From BMX bandit to dual world champion… Caroline Buchanan loves life on two wheels. By Richard Cooke.


Tearing up the track: Caroline Buchanan, 23, cyclist

Caroline Buchanan represents Australia in BMX and mountain biking. A competitor at the London 2012 Olympics, she was also a dual world champion in 2013, at the BMX World Championships in New Zealand and the Four-Cross World Championships in Austria. 

Richard Cooke Of the different disciplines you race in, it seems as though BMX is your favourite.

Caroline Buchanan I’ve got a soft spot for BMX, because of starting so young, at the age of five. The fact it’s an Olympic sport also makes it the main focus, and the one where this whole journey began.

RC You were a BMX bandit then.

CB BMX bandit for sure. Lots of girls who start in the sport have older brothers, and my older brother got me into it. My dad raced as well. The whole family went away to all the state races, and the national races and got better and better. When I was nine I was doing taekwondo, and my parents said, “Well, you can either go to Paris for the BMX World Championships or you can get your black belt in taekwondo.” I was like, “I want to go to Paris Disneyland.” From there I never looked back.

RC That was what opened your eyes?

CB Yeah, I wanted to be a world champion and that really started the journey.

RC And when did mountain bikes come into it?

CB It wasn’t until about the age of 15. My brother was always trying to get me off the BMX and doing other cycling disciplines. And I had a lot of other friends at the time who were into mountain biking, so I went along to a downhill race. I loved it and it became this passion, to not only do BMX but mountain biking. It’s been the best thing for me. The crossover has made me a better athlete.

RC It’s very rare now for people to be dual internationals in different sports. How common is it in the cycling world?

CB It’s not very common. I’ve been compared lately to [Dutch cyclist] Marianne Vos, who was a dual world champion in the same year. She’s the only other female cyclist in the world who’s won more than one discipline in a year. She did the cycle cross and road cycling. Last year, when I aimed for three world titles, on three different bikes, in three different countries around the world in 66 days, it was a massive ask. It was a whole year of planning and trying to do lots of endurance training. And to walk away with two world titles was absolutely amazing.

RC Now your focus is on the Rio Olympics. London 2012 was unfortunately your only real hiccup. You were gold medal favourite and had a bad start. Do you want revenge?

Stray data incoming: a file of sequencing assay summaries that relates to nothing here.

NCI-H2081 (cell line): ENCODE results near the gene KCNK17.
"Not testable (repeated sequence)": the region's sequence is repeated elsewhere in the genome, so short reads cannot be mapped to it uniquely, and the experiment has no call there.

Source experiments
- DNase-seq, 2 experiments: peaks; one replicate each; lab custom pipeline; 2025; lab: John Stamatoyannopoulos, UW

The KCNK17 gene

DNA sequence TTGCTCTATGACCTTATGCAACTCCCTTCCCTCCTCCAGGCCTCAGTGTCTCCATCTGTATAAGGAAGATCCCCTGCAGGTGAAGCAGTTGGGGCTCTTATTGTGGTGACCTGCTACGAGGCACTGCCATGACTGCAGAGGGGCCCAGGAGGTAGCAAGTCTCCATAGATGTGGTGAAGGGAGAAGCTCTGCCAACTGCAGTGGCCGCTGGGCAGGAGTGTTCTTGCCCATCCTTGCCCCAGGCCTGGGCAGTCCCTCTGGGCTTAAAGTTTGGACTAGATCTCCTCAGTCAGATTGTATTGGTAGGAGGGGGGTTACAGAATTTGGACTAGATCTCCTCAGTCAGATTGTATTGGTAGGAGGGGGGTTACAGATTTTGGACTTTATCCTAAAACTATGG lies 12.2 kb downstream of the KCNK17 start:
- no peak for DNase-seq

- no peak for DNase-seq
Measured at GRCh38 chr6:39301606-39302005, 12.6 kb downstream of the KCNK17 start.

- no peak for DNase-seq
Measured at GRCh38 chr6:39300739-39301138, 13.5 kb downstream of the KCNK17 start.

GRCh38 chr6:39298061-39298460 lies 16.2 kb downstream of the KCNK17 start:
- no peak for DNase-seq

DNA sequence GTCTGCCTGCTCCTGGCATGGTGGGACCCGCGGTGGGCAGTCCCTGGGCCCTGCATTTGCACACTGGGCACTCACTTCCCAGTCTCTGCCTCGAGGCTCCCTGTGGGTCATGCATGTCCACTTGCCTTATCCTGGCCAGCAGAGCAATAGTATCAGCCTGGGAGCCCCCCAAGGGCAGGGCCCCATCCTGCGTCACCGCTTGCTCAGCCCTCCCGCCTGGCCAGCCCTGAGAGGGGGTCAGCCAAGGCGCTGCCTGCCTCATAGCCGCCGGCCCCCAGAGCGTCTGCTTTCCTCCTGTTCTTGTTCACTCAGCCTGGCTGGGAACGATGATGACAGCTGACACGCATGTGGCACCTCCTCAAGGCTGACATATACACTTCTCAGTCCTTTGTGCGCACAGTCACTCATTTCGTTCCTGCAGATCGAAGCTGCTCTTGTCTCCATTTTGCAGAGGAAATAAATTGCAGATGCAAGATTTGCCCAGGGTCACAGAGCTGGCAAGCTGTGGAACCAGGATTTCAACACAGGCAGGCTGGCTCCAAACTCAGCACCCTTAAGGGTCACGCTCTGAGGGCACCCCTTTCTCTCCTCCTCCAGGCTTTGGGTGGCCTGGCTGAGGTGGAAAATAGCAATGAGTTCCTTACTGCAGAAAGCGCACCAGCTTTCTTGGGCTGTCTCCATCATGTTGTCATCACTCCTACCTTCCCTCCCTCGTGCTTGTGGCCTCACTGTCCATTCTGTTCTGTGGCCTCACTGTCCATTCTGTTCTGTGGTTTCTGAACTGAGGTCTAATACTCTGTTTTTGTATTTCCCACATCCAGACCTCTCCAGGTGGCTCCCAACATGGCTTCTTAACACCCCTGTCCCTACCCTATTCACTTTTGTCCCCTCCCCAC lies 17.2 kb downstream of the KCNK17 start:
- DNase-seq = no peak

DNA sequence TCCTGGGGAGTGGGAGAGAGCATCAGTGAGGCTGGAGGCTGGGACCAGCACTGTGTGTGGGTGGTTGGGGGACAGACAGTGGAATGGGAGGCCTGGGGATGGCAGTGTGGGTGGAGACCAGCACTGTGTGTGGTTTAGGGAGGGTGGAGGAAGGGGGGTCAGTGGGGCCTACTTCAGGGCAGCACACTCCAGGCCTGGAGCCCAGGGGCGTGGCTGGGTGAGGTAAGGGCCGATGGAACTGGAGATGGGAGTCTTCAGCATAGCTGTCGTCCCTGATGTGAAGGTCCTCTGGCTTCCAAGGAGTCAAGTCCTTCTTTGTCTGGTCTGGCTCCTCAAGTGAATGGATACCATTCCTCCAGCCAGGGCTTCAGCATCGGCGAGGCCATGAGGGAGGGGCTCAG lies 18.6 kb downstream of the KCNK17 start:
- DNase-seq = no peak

CB I wouldn’t say revenge. I think I already did that last year. My first international race back from the London Olympics was the BMX World Championships. My mistake that I made in London was at the final moment on the start gate, where I just wasn’t ready for the pressure of the Olympic Games, I ticked all the boxes and just [missed] executing in that final moment… I knew I had to lay those demons to rest. And when I arrived up on the gate next to Mariana Pajón, who’s from Colombia and won the Olympic Games, I had a big smile on my face and I knew what I needed to do. That was my redemption moment. I managed to get out and cut her off and take the win and she got fifth. Now it’s just making sure that I am 100 per cent ready for Rio. 

RC You’ve also had some other difficulties. Your brother had a very severe injury and your family’s house was burnt down in the Canberra bushfires. Have those kind of events added to your resilience? 

CB Yeah, definitely. I would have been 12 years old when the Canberra bushfires were on and I lost everything, my whole family lost everything, my grandma lost everything. We literally ran out with the shoes on our feet, fireballs in the air and getting burnt. Everything seems to happen for a reason, and I owe my successes last year a lot to what happened at the London Olympic Games. I wouldn’t change anything.

RC Do you think you’ll end up having to choose one type of bike?

CB At the moment the next two years are really focused on Rio and BMX. I was quite burnt out at the end of last year. You can be a jack of all trades and master of none. I want to definitely win a medal and then go on to the next challenge.

This article was first published in the print edition of The Saturday Paper on Sep 27, 2014 as "Tearing up the track".

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Richard Cooke is a contributing editor to The Monthly, and the 2018 Mumbrella Publish Award Columnist of the Year.